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Freshwater crustaceans

Zooplankton

The amino acid content in freshwater copepods (Eudiaptomus zachariasi), cladocerans Daphnia pulex and Ceriodaphnia sp. as well as copepodites (Cyclops strenuus) is studied by Dabrowski & Rusiecki (1983). Yet, the amino acid content in saltwater brine shrimp, Artemia salina, nauplii on hatching and during fasting is determined.

The major free amino acids in C. strenuus dry matter are 1,43 % arginine, 0,22 % histidine, 0,20 % alanine, 0,15 % glutamic acid and 0,11% lysine. Free arginine content decreases in the daphnids as they increase in the size. The content of all free amino acids in fasting Artemia nauplii is lower than in the freshwater zooplankters. The major free amino acids in nauplii are 0.55 % proline, 0.41 % alanine, 0.34 % glycine and 0.37 % serine, respectively.

Chemical composition of Daphnia longispina and other daphnids is studied by Holm & Walther (1988). Non-polar amino acid alanine ((from 13,4 mol % to 20,3 mol %), basic amino acids arginine (11,6 mol %) and lysine (10,2 mol %) as well as polar, uncharged amino acid glycine (10,0 mol %) are most abundant in the plankton extract.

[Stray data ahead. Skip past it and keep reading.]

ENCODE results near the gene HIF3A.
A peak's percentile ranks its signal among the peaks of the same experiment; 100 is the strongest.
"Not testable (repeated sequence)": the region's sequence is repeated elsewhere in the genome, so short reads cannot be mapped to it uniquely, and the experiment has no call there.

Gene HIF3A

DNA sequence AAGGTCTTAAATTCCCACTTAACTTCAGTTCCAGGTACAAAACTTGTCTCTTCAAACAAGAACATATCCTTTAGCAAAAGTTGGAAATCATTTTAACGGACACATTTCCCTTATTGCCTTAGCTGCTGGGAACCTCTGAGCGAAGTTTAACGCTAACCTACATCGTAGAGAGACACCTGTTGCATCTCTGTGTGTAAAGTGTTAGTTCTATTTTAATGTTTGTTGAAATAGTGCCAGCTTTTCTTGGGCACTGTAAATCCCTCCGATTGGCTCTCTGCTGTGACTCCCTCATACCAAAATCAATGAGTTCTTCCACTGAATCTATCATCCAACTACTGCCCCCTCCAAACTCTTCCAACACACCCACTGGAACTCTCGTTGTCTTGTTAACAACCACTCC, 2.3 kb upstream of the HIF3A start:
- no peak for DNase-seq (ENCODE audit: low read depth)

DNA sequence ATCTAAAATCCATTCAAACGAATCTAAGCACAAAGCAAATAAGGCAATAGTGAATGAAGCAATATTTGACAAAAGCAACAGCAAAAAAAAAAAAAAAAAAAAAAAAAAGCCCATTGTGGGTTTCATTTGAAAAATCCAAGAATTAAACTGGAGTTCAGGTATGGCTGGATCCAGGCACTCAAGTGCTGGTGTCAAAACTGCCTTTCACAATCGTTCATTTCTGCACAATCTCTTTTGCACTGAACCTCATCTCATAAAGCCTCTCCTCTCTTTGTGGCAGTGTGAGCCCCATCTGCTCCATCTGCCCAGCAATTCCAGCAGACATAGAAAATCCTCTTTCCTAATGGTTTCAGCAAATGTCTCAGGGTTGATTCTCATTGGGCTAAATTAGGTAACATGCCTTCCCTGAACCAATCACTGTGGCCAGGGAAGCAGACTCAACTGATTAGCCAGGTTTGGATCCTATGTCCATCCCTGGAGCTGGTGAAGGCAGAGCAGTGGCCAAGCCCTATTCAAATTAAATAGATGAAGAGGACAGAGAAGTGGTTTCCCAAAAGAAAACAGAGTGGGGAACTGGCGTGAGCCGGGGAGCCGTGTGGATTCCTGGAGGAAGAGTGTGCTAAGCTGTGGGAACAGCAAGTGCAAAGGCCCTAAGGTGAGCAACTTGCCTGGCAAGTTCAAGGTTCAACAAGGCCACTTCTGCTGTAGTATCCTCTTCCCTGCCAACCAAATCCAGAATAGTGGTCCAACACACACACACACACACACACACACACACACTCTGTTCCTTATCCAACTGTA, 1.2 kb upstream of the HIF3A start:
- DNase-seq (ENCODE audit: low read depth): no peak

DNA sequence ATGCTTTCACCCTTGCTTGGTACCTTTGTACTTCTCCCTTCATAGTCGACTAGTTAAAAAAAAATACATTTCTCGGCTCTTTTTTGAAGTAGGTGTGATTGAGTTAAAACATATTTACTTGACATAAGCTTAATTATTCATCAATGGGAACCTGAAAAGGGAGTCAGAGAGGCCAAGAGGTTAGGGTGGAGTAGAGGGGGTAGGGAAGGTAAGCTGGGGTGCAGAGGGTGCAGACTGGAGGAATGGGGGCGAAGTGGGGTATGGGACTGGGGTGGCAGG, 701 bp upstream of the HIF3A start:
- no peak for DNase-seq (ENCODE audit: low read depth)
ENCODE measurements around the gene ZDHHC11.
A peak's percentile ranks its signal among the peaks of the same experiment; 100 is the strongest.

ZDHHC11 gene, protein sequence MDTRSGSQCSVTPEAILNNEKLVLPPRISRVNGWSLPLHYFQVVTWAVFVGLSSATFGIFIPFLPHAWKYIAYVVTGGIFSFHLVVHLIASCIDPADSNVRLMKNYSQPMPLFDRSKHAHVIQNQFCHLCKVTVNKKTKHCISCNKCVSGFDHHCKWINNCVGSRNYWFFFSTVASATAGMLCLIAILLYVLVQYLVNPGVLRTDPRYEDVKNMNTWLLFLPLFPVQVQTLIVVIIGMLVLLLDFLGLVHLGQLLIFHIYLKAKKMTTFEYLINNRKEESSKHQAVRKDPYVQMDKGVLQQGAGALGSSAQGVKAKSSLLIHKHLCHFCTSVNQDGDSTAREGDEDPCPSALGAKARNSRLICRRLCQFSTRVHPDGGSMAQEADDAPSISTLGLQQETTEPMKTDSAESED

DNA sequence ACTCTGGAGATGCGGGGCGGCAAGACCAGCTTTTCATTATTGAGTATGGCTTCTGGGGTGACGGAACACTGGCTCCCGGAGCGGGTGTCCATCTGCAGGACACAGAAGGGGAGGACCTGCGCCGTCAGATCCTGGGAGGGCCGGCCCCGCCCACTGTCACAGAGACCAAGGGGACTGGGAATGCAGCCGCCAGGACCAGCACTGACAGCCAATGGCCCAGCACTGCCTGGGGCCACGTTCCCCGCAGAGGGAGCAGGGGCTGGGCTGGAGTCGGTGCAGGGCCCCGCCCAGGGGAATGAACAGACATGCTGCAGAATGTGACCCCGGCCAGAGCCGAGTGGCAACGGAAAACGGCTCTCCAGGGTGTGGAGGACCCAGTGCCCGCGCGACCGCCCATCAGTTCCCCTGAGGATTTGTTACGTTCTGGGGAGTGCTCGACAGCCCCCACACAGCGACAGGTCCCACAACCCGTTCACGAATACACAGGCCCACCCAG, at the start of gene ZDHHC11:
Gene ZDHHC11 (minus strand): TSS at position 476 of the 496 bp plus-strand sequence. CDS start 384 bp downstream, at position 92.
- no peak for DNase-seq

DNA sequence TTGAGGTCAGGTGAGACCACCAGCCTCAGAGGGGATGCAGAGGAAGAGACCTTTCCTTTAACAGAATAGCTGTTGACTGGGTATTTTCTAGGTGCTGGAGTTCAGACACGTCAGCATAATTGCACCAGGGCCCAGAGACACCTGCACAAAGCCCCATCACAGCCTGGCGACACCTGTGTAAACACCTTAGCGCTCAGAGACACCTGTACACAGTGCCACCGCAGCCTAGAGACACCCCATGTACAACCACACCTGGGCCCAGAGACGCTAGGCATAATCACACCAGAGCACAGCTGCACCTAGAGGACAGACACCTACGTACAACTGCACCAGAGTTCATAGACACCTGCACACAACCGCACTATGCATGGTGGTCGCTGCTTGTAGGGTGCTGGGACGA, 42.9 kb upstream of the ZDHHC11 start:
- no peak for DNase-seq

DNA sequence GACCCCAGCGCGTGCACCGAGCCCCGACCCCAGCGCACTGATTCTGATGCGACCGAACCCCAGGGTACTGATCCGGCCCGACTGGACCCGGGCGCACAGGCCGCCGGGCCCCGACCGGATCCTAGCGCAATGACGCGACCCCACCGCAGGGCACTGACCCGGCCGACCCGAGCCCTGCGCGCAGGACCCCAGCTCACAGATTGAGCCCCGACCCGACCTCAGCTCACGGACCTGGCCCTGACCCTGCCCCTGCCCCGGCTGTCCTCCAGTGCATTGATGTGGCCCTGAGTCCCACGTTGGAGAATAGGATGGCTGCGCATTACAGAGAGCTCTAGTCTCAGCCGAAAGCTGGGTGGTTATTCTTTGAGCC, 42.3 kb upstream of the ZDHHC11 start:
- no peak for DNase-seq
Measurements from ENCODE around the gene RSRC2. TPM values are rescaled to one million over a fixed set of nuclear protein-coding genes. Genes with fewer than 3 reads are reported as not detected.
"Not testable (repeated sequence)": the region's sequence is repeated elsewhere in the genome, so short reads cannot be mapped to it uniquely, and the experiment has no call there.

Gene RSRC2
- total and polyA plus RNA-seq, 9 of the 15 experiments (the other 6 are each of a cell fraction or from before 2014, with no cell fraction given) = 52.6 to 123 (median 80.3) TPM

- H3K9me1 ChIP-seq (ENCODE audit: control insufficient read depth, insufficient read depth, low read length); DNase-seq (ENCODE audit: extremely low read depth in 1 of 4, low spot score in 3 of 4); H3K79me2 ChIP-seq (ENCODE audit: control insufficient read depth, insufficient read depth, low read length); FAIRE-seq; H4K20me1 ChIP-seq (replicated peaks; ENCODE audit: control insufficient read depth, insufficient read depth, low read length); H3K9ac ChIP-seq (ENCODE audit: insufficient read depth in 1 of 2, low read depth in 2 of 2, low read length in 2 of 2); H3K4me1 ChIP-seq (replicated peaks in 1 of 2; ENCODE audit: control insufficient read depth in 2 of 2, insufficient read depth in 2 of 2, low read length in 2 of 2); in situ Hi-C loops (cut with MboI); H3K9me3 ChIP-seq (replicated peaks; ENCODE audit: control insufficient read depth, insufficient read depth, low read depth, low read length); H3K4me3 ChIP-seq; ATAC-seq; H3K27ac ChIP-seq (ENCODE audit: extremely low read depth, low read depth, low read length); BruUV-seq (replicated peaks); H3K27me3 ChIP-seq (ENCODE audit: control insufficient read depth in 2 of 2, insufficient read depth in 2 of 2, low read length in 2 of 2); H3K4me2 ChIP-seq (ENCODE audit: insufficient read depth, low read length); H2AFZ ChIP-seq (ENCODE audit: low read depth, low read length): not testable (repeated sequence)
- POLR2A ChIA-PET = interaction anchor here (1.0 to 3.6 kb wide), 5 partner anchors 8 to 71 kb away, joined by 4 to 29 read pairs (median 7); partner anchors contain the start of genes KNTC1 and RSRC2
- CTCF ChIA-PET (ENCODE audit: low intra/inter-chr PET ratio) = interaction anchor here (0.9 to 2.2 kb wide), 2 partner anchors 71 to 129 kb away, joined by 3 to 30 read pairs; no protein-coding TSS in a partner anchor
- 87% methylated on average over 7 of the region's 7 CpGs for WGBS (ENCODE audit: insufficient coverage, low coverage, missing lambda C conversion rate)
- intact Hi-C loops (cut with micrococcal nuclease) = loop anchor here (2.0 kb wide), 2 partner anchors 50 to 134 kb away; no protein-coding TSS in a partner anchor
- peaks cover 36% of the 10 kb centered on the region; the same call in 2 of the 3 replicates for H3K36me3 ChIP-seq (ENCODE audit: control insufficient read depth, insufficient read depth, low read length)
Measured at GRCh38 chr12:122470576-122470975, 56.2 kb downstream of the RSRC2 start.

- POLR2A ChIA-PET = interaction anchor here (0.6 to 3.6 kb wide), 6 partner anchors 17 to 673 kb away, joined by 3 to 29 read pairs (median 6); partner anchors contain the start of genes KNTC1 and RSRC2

The same authors have demonstrated rapid leakage of amino acids from frozen daphnids upon thawing.

The moisture content, crude protein level and amino acid profile of three freshwater zooplankton (Moina micrura, Diaphanosoma excisum, Brachionus calyciflorus) commonly used for rearing fish larvae are analyzed by Ovie & Ovie (2006). The moisture contents and crude protein levels are similar, as follows: M. micrura 89,0 % and 52,4 %; D. excisum 89,3 % and 57,3 %; B. calyciflorus 91,6 % and 50,3 %, respectively. The samples are represented by 17 amino acids: nine essential and eight non-essential amino acids. The dominant essential amino acids (per 16 g N) in M. micrura are lysine (10.73 g), arginine (8,17 g) and leucine (8,0 g); in D. excisum lysine (9,95 g), leucine (8,0 g) and valine (6,23 g); in B. calyciflorus leucine (8,95 g), lysine (8,64 g) and arginine (6,37 g). According to Ovie & Ovie (2006), in all three species tested (M. micrura, D. excisum, B. calyciflorus), glutamine and aspartic acid dominate the non-essential amino acid profile.